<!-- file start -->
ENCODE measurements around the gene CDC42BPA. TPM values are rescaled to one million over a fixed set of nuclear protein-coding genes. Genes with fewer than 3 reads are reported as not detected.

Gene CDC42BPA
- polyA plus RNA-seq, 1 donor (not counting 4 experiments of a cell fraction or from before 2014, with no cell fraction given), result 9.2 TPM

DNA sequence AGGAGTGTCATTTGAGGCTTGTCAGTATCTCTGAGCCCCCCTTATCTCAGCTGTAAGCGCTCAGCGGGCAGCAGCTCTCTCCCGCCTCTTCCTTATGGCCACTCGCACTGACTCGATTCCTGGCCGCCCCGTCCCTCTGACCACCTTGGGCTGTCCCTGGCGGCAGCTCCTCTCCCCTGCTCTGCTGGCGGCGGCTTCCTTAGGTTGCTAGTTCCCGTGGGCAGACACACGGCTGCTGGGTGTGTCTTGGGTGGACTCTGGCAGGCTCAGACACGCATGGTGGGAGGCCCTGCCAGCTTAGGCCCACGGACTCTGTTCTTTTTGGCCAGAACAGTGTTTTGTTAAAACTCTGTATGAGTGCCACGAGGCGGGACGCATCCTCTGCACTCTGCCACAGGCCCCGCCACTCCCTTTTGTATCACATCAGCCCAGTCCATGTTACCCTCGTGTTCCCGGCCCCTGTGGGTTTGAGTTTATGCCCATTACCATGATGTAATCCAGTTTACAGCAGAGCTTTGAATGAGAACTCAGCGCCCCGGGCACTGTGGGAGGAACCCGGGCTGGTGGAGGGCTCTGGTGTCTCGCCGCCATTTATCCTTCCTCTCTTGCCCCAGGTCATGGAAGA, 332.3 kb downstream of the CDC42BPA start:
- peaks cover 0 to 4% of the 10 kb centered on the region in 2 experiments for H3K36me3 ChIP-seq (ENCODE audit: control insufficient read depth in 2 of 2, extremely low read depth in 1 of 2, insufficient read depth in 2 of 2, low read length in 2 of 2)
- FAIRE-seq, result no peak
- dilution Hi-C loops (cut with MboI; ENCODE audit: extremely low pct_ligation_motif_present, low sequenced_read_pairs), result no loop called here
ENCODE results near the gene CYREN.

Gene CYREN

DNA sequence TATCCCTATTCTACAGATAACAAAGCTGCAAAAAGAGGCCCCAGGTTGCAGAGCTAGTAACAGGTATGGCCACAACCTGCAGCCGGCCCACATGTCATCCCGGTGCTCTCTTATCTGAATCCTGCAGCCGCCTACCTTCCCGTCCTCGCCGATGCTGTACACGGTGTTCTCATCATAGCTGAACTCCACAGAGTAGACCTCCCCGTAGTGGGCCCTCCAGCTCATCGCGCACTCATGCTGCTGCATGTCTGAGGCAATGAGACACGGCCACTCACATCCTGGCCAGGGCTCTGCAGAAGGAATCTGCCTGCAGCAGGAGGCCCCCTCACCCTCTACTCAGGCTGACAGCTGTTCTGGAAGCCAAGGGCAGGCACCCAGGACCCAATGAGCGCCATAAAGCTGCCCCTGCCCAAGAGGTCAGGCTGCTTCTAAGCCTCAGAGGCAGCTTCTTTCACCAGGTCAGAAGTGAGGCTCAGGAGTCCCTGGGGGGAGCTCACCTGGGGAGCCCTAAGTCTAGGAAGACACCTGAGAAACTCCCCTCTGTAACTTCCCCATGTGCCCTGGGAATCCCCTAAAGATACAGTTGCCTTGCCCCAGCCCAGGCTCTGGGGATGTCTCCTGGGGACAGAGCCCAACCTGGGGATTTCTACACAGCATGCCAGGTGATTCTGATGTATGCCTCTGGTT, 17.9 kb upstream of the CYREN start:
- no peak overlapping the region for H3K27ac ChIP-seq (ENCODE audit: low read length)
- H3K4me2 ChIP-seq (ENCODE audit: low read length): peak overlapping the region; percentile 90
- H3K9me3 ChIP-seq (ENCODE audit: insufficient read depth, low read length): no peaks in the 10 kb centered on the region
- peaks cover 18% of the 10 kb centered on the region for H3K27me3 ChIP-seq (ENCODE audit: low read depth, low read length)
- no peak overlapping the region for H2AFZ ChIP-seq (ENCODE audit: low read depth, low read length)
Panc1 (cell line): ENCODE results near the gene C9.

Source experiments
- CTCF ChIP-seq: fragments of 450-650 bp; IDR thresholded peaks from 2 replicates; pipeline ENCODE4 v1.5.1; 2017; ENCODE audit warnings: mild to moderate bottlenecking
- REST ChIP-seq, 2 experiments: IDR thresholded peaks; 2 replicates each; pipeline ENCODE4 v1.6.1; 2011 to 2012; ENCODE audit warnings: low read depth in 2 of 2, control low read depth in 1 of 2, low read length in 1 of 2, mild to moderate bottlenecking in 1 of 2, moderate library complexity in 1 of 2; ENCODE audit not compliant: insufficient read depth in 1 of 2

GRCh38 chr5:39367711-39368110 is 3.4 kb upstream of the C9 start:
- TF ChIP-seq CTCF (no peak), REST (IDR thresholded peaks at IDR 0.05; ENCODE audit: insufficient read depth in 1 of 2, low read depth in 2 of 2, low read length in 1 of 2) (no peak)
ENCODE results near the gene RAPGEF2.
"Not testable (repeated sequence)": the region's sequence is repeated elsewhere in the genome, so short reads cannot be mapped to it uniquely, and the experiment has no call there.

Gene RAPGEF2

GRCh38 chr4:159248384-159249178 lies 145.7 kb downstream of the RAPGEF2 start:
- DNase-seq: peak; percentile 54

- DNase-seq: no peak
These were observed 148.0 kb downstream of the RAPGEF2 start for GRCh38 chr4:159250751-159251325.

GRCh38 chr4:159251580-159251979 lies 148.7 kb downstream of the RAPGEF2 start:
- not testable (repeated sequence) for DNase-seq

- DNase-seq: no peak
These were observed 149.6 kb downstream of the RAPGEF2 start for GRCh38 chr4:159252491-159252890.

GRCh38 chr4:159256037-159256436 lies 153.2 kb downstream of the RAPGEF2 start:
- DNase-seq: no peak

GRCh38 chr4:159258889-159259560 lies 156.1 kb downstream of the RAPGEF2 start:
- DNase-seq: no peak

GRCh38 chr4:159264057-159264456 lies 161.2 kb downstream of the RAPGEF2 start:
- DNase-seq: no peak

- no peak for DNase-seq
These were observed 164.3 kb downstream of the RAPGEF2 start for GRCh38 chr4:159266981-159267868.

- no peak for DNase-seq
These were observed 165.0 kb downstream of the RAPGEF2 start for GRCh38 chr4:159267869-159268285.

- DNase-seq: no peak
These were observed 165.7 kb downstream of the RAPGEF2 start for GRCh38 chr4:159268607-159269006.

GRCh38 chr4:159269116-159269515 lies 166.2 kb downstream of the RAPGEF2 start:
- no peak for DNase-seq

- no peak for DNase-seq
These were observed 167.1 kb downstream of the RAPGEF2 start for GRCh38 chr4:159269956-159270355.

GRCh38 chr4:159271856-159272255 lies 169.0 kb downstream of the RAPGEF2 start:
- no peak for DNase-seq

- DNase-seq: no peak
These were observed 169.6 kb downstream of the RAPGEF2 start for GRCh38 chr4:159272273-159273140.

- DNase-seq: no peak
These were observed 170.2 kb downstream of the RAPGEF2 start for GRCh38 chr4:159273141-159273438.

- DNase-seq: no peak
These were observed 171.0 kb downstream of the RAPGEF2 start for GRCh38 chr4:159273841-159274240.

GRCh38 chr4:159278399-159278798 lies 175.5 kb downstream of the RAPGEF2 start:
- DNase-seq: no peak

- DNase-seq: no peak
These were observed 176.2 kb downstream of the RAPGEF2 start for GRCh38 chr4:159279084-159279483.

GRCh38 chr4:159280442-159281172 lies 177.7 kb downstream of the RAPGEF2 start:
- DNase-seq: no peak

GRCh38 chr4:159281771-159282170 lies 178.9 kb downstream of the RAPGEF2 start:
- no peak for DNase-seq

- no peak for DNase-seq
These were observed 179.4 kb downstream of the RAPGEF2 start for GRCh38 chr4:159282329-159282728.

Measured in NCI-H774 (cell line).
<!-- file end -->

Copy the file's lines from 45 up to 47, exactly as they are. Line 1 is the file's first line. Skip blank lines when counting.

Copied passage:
GRCh38 chr4:159269116-159269515 lies 166.2 kb downstream of the RAPGEF2 start:
- no peak for DNase-seq

- no peak for DNase-seq